Alaska’s Susitna Drainage Now Open to Bait

Alaska’s Susitna Drainage Now Open to Bait

By: Andy Couch

Mark the date — the Susitna River drainage north of Anchorage, Alaska opens to bait and scent fishing on Friday July 14, 2017.  Because of low king salmon numbers the entire Susitna River drainage was closed to king salmon fishing on July 3, and bait fishing had been restricted in the Deshka River (a Susitna River tributary) starting June 23. Those emergency regulations run through July 13. The next day (July 14) management of the Susitna River drainage switches primarily from king salmon management to management for the other four species of Pacific salmon migrating up the river.

By July 14 pink and chum salmon should be available in greatest numbers with some early arriving silver (coho) salmon and sockeye salmon as well. While all four of these species can be taken at times on bait, early arriving coho salmon and chum salmon seem to have the greatest love for bait/scent. Since bait /scent fishing will have been closed throughout the entire drainage for three weeks those salmon present should show an unusually strong attraction to it for the first few days of the fishery. In other words, if you can find the silvers or chums you should catch some!

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My bait of choice is always salmon roe cured with Pautzke’s Fire Cure. After using this cure, the now krill infused roe seems to have an even greater attraction for Susitna River salmon. My favorite method for catching these prime early-season fish is to drift a gob of salmon roe under an ESB Bobber. When the bobber starts bouncing it is merely a signal to be ready for a real bite. A real bite sinks the bobber out to sight — and hook up success is often enhanced if the angler avoids setting the hook too quickly. Because a bouncing bobber alerts anglers that something is about to happen, many start their hook set as soon as the bobber starts to sink — or even worse — when the bobber first starts to bounce. A person does not want to wait too long or the salmon may let go of the bait, but waiting a couple seconds after the bobber goes down often works wonders.  If the hookup rate is still lower than desired the wait time can be adjusted longer — while if the fish are letting go earlier the wait time may need to be shortened.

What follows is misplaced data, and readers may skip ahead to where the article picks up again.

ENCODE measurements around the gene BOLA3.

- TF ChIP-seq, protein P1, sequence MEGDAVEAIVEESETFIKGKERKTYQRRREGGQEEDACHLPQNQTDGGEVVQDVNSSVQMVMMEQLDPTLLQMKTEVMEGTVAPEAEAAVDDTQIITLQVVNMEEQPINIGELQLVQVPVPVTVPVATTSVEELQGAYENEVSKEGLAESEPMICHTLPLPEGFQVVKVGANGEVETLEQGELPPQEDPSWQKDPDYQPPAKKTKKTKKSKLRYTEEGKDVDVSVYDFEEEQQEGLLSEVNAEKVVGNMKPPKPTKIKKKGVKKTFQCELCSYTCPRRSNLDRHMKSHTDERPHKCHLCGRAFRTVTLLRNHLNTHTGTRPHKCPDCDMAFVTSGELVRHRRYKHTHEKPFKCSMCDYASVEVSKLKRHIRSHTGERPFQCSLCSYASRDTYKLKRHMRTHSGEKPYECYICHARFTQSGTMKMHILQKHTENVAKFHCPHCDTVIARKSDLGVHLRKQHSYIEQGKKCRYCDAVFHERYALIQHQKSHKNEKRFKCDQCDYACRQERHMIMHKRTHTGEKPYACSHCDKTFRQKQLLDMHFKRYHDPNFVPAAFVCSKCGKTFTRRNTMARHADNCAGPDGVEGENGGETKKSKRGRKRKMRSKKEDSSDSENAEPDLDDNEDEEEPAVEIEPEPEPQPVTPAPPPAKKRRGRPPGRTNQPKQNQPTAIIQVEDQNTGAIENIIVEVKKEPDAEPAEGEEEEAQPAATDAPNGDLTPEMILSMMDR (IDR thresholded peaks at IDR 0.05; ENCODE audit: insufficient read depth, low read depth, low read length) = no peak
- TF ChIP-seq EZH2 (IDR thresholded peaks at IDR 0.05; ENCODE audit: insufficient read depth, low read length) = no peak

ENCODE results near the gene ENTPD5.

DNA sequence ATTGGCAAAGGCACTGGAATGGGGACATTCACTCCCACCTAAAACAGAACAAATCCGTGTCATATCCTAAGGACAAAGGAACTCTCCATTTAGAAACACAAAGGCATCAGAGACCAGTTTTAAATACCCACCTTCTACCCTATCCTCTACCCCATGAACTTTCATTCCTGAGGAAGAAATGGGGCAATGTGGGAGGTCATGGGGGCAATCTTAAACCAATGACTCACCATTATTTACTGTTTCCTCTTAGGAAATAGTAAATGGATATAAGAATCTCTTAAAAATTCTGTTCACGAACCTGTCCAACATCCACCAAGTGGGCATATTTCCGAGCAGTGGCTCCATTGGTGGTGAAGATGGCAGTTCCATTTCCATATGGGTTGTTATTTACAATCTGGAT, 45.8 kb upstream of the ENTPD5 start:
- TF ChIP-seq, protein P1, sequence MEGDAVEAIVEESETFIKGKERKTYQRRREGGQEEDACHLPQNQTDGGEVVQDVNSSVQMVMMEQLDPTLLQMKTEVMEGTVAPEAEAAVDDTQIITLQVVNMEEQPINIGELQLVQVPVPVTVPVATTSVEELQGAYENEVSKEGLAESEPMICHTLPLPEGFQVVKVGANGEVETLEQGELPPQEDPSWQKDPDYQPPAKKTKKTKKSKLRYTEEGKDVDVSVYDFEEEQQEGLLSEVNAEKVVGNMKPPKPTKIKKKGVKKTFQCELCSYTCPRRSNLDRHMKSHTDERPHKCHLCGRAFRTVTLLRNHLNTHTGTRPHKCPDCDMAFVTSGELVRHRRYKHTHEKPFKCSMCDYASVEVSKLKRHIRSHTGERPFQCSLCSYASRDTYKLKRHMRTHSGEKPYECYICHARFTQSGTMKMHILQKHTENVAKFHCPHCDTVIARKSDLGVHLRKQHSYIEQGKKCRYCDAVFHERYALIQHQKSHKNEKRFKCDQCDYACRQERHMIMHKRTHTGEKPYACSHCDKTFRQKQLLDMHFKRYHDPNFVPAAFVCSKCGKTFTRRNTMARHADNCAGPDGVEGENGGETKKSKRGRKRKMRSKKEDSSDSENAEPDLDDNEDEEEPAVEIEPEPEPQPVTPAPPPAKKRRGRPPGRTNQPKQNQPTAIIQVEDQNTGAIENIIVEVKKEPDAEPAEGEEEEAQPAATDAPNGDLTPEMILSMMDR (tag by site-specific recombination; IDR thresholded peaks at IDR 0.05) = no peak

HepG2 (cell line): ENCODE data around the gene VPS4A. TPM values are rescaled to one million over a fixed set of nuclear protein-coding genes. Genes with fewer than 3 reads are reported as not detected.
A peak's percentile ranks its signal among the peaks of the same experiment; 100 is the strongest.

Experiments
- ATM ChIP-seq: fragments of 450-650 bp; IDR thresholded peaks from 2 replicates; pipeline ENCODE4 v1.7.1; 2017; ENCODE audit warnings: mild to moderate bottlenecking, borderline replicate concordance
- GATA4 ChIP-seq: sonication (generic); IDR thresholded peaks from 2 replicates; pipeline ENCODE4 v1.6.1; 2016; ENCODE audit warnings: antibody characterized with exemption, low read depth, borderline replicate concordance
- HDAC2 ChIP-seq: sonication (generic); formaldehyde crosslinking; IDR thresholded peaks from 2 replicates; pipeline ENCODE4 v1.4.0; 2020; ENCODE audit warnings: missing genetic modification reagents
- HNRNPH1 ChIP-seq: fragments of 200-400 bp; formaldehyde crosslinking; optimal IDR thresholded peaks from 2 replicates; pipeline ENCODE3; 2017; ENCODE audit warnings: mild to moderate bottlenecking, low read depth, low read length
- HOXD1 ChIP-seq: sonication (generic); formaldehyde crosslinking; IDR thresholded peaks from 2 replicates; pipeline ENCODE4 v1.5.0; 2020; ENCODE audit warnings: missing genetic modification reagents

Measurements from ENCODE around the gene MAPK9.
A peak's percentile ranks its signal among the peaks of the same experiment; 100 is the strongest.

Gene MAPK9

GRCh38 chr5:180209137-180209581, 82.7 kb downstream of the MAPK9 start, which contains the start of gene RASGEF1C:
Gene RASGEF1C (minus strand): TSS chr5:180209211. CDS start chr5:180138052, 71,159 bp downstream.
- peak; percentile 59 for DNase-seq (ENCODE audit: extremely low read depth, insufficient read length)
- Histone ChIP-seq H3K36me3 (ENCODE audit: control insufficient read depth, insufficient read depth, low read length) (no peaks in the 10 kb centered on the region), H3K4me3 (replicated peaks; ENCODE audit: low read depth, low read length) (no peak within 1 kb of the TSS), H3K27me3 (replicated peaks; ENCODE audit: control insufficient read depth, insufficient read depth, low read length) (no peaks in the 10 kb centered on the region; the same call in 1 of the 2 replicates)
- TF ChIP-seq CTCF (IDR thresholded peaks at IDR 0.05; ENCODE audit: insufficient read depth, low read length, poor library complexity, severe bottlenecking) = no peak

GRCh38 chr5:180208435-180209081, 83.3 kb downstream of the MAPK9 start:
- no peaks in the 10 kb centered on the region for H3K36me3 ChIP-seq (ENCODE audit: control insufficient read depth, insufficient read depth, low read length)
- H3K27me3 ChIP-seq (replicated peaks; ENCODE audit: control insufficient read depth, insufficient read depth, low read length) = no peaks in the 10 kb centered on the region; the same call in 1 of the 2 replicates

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The bobber and bait combination can work amazingly well even in somewhat turbid water conditions, but if the fish are surfacing and not biting under turbid conditions, it may pay to put on a sinker and fish the bait in a stationary manner. With a stationary bait, silvers in particular, are notorious for nibbling and pecking. If an angler has enough self control and waits long enough, often silvers will finally swallow or start swimming off with the bait. A hook set at this time often results in a well-hooked salmon. On the other hand, if that nibbling and pecking stops for any length of time, I would suggest reeling in and making sure the bait is still there. In addition to bait robbing salmon, the Susitna River drainage is also home to freshwater lingcod, rainbow trout, grayling, Dolly Varden, whitefish, and suckers all of which may take a liking to Fire Cured salmon roe. If you keep getting the little bites, but no big takes, or if you keep hooking only small in-river species, it may be time to move on in search of a spot will less bait robbers and more lunker salmon.

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When fishing the Susitna River drainage on the opening day of bait I’ve sometimes gone to one location and had everyone in the boat catch a limit of ocean-fresh silver salmon from that spot. More frequently I’ve had to hunt and search, with success coming from finding small groups of salmon in multiple locations. Clear tributary stream confluence areas with the Susitna River are always good locations to search for salmon, but early in the season they can be the very best locations around. Most of these fish are just starting their migration, and have likely not pushed upstream very far into the smaller tributaries. Even a small ditch of clear water entering the Susitna River may hold fish and is worth checking out. Early in the season those tributaries located lower in the Susitna River drainage, likewise, have greater abundances of early arriving salmon.

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Some of the Susitna River drainage tributary streams worth checking out on July 14 include Alexander Creek, Anderson Creek, Fish Creek, Deshka River, Willow Creek (all four mouths), Little Willow Creek, Bull Frog Slough, Kashwitna River, Sheep Creek. If you go —make sure you’ve got the bait.

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Editor’s Note: Andy Couch guides Alaska salmon fishing trips on the Deshka and Little Susitna Rivers. Visit his website where you’ll find free daily fishing reports at http://www.fish4salmon.com.

 

2018-04-18T18:57:59+00:00

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